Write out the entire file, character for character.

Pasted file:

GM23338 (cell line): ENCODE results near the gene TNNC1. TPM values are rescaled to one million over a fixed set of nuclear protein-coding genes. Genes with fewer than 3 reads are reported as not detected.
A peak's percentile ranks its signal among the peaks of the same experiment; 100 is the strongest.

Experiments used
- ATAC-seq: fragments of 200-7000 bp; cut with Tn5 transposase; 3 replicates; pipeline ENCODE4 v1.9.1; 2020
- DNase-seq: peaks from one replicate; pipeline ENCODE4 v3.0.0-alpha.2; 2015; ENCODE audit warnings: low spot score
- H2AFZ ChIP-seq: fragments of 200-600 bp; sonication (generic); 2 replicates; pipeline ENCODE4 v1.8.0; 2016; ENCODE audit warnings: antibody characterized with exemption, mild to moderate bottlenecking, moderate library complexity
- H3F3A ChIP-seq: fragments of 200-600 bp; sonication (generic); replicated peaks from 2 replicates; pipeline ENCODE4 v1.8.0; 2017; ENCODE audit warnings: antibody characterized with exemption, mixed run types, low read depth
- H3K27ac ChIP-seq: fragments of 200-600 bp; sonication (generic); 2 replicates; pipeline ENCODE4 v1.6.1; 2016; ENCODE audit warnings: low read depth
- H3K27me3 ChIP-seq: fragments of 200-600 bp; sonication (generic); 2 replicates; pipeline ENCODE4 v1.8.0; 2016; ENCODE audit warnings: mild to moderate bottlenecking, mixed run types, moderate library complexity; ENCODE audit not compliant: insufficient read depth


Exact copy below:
GM23338 (cell line): ENCODE results near the gene TNNC1. TPM values are rescaled to one million over a fixed set of nuclear protein-coding genes. Genes with fewer than 3 reads are reported as not detected.
A peak's percentile ranks its signal among the peaks of the same experiment; 100 is the strongest.

Experiments used
- ATAC-seq: fragments of 200-7000 bp; cut with Tn5 transposase; 3 replicates; pipeline ENCODE4 v1.9.1; 2020
- DNase-seq: peaks from one replicate; pipeline ENCODE4 v3.0.0-alpha.2; 2015; ENCODE audit warnings: low spot score
- H2AFZ ChIP-seq: fragments of 200-600 bp; sonication (generic); 2 replicates; pipeline ENCODE4 v1.8.0; 2016; ENCODE audit warnings: antibody characterized with exemption, mild to moderate bottlenecking, moderate library complexity
- H3F3A ChIP-seq: fragments of 200-600 bp; sonication (generic); replicated peaks from 2 replicates; pipeline ENCODE4 v1.8.0; 2017; ENCODE audit warnings: antibody characterized with exemption, mixed run types, low read depth
- H3K27ac ChIP-seq: fragments of 200-600 bp; sonication (generic); 2 replicates; pipeline ENCODE4 v1.6.1; 2016; ENCODE audit warnings: low read depth
- H3K27me3 ChIP-seq: fragments of 200-600 bp; sonication (generic); 2 replicates; pipeline ENCODE4 v1.8.0; 2016; ENCODE audit warnings: mild to moderate bottlenecking, mixed run types, moderate library complexity; ENCODE audit not compliant: insufficient read depth